What is Student Engagement?
Engagement is defined as the time and effort that students spend on activities related to student life (curricular and co-curricular). It is measured by using specific behaviors such as the discussion of class material or participation in co-curricular activities. Research by George Kuh, director of NSSE, demonstrates that when students are more engaged in learning they derive more satisfaction from their university experience, learn significantly more, and are more likely to complete their degree. Students who are engaged in university are also more likely to continue to remain engaged citizens in their community.
Students seem to learn best when their curiosity is engaged and they can feel the link between the material and their own past, present or future lives. Given this, good teaching is about fostering curiosity. It is about finding, fueling, and firing up the links and creating experience within and between learners. Course content exists to be played with, tossed around until it becomes pertinent.
Clarissa Green, Nursing - 3M Teaching Award Winner
The University of British Columbia
The National Survey of Student Engagement (NSSE) is an instrument used to measure student engagement. The survey asks undergraduates to respond to questions regarding how they spend their time, their interactions with people in the university community, and their assessment of classes. The responses are categorized into five benchmarks of effective educational practice:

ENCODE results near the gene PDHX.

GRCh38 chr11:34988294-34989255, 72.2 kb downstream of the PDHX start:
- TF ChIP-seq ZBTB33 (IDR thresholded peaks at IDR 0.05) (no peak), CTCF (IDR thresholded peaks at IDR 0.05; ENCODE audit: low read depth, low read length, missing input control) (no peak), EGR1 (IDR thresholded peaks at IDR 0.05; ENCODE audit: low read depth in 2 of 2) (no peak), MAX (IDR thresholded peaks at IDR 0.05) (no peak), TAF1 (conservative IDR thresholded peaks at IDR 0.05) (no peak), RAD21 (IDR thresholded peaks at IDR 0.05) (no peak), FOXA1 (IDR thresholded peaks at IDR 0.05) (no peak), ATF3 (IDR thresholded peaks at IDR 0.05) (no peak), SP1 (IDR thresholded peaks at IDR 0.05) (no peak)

- Level of Academic Challenge
- Active and Collaborative Learning
- Student-Faculty Interaction
- Enriching Educational Experiences
- Supportive Campus Environment
Resources - Student Engagement
Making it Real: Student Engagement by Mike Atkinson (Reflections Newsletter Excerpt)
Activities for Large Classes
Navigating the Bumpy Road to Student-Centered Instruction
Experiential Learning in Higher Education: Linking Classroom and Community
Experiential Learning Articles of Interest
"Students Seeking Greater Challenges" (Western News Article) - May 10, 2007
"Western Students Take Part in NSSE" (Western News Article) - March 17, 2006
NSSE and the Student Voice - April 26, 2007 Leaders' Meeting (Dr. Debra Dawson)
Student Engagement and Cultures of Self-Discovery (Dr. Debra Dawson)
Books and Articles
Carini, R., Kuh G., and Klein, S. (2006). Student Engagement and Student Learning. Research in Higher Education. 47(1), 1-32.
Chickering, A.W. and Gamson, Z.F. (1987). Seven Principles for Good Practice in Undergraduate Education. American Association of Higher Education Bulletin. 3-7.
Gibson, C. (2006). Student Engagement and Information Literacy. Chicago: Association of College and Research Libraries.
Kuh, G., Kinzie, J., Schuh, J.H., and Whitt, E.J. (2005). Assessing Conditions to Enhance Educational Effectiveness: The Inventory for Student Engagement and Success. San Francisco: Jossey-Bass.
Kuh, G. (2003). What we're learning about student engagement from NSSE. Change (March/April), 24-32.
Porter, S.R. (2006). Institutional Structures and Student Engagement. Research in Higher Education. 47(5), 521-558.
Steffes, J. (2004). Creating powerful learning environments beyond the classroom. Change, 36, 46-50.
- Problem-based Learning
- Problem-based learning (PBL) is an "active learning" strategy characterized by the use of open-ended problems.
- Experiential Learning
As a complement to undergraduate and graduate students’ classroom learning, experiential learning activities – such as internships, co-op, community engaged learning and job shadow – ask students to apply theoretical knowledge in real-world environments. These opportunities require students to step outside the university and consider how community, industry and/or field experience might influence their academic learning and personal development.